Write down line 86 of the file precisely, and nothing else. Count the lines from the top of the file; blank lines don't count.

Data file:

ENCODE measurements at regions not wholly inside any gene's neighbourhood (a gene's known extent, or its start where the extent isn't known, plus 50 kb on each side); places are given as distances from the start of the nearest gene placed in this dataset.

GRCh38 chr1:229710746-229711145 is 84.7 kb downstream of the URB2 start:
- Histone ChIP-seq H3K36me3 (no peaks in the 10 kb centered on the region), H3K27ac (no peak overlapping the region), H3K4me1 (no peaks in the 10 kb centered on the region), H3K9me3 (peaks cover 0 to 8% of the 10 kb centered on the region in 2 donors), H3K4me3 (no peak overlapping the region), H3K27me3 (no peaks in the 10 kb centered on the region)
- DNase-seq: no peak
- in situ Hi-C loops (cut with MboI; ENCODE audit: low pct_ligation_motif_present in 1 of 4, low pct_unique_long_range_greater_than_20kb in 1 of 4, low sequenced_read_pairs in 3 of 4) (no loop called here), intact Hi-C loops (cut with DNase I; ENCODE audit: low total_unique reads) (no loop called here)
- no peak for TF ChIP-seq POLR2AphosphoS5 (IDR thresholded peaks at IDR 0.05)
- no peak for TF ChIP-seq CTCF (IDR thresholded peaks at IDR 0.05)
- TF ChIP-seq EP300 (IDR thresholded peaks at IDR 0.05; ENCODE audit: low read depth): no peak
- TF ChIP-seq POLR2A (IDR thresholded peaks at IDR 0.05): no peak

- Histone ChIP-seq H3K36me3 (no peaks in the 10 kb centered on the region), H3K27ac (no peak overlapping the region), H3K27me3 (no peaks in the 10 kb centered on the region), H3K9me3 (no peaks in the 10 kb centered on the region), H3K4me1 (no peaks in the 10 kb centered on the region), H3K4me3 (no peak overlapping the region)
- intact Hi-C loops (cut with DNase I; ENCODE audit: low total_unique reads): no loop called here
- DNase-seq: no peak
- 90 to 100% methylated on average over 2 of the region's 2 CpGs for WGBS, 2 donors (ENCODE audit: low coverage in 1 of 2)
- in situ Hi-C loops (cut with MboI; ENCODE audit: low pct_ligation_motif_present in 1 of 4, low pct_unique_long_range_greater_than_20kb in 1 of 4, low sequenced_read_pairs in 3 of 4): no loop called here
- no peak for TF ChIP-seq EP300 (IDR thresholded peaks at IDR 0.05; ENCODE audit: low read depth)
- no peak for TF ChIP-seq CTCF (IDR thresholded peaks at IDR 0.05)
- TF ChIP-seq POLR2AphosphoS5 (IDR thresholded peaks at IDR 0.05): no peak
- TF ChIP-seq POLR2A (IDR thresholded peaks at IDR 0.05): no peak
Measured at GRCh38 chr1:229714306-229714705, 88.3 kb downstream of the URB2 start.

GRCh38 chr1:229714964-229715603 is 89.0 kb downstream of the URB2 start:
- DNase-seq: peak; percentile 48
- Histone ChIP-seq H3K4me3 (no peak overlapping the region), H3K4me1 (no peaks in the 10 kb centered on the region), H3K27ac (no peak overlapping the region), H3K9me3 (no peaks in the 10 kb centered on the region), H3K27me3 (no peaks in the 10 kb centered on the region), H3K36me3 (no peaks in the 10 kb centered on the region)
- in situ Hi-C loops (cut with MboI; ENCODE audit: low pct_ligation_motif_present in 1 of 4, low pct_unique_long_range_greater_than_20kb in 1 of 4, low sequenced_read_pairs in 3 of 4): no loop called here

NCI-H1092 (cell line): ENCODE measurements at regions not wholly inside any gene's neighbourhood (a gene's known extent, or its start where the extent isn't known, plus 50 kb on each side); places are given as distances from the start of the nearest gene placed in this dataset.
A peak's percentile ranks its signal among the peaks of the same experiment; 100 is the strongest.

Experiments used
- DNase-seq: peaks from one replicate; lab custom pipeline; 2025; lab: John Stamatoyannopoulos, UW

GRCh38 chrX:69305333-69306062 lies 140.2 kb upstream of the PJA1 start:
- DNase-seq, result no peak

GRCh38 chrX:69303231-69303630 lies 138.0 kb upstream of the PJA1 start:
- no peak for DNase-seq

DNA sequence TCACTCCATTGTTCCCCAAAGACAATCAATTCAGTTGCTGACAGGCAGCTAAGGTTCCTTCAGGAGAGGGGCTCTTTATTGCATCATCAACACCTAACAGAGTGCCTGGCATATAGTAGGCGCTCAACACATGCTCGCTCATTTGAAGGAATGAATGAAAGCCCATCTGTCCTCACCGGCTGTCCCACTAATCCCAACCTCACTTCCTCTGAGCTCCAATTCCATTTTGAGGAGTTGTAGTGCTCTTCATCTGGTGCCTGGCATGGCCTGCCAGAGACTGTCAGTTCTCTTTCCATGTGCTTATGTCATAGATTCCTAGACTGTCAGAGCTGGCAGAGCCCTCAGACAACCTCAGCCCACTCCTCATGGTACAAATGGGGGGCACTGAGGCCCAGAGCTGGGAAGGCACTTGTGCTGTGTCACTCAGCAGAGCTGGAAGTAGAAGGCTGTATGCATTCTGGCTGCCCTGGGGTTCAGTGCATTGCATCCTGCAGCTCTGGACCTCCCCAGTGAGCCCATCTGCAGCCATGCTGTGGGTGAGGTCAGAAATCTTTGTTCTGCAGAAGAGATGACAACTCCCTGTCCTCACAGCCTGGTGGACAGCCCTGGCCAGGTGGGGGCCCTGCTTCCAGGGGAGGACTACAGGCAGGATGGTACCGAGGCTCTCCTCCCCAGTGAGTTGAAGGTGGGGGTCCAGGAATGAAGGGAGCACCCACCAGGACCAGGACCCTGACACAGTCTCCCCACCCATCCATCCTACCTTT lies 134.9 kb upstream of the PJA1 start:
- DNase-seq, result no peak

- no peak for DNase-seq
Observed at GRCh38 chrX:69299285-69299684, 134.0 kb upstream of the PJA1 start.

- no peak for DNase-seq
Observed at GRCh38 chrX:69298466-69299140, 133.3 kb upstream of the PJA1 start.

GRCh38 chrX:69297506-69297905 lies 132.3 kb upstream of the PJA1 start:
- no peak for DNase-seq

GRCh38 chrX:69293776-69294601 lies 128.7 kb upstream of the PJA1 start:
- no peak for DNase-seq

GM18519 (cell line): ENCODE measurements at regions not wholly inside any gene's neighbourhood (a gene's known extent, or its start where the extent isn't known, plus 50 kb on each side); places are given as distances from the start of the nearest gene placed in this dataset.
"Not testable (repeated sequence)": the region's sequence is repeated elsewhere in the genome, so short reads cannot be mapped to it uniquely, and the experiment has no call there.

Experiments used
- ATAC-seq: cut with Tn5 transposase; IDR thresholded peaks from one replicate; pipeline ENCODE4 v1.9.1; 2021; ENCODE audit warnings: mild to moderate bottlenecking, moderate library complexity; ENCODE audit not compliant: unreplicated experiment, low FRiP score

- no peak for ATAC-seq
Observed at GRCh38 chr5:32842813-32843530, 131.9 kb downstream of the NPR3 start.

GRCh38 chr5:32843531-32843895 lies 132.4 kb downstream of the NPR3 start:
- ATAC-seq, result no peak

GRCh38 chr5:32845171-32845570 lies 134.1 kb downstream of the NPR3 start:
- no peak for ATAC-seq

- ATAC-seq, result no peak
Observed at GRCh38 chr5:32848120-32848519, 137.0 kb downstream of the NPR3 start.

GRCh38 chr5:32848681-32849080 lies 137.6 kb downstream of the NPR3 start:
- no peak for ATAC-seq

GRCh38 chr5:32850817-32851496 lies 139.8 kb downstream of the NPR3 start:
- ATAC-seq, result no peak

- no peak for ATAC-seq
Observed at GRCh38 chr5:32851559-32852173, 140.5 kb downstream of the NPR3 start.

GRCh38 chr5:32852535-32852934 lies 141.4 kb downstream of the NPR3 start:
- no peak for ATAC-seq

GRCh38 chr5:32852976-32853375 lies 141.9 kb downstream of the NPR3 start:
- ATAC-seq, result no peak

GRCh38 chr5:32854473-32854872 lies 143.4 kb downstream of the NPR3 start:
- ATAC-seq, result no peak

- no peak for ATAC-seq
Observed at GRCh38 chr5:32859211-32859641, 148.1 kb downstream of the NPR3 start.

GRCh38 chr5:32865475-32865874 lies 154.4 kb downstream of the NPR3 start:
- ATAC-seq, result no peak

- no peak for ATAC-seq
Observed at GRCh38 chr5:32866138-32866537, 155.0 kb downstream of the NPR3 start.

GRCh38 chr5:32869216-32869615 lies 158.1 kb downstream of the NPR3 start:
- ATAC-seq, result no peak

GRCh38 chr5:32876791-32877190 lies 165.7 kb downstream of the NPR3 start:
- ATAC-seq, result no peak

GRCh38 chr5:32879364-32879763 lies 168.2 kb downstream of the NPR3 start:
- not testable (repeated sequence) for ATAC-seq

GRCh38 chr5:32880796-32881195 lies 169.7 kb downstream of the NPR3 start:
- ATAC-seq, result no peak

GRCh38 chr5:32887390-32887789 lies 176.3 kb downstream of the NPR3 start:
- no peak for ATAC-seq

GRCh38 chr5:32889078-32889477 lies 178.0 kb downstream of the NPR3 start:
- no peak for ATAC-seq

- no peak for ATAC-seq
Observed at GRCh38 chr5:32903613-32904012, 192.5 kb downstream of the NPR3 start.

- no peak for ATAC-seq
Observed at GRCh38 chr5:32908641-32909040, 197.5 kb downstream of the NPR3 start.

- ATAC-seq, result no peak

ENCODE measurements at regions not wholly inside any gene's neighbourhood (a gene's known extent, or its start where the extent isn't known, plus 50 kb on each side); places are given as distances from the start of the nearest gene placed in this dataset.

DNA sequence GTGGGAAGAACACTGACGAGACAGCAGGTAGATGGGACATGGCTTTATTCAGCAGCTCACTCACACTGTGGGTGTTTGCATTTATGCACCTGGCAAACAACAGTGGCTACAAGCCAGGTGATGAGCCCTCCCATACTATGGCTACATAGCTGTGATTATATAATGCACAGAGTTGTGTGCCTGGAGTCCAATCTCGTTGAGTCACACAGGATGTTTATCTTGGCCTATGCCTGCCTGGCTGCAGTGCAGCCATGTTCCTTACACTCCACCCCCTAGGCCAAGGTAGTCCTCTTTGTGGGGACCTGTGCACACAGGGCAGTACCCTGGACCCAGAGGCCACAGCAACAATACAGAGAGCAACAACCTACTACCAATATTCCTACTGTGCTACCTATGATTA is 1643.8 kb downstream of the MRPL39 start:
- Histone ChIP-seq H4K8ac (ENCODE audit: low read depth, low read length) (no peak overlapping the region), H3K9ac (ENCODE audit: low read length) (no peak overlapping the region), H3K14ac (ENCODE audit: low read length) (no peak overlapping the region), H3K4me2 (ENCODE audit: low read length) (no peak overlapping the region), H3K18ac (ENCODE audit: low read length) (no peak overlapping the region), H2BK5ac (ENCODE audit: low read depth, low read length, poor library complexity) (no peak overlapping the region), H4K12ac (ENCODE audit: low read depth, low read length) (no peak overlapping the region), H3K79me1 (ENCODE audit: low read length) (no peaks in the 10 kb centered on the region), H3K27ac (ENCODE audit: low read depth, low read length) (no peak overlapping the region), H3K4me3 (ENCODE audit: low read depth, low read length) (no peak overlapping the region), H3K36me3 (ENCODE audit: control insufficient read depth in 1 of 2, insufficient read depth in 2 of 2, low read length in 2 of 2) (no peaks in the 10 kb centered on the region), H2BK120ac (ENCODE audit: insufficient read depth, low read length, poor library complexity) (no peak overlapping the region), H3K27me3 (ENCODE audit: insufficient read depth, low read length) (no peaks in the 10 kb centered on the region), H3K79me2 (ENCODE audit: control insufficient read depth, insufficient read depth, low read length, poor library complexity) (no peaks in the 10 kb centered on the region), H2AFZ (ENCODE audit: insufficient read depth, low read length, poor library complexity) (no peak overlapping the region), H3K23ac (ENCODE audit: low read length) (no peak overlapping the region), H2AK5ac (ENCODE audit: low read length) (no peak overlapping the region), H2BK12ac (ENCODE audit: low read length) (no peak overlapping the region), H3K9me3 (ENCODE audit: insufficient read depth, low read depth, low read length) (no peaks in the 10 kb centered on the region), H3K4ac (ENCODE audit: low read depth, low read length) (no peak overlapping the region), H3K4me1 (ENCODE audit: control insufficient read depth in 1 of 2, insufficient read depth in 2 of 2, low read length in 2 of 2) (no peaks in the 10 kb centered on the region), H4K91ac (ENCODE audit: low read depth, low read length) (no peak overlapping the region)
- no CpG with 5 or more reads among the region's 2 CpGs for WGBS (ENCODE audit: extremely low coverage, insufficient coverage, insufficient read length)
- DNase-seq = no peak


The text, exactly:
- no peak for ATAC-seq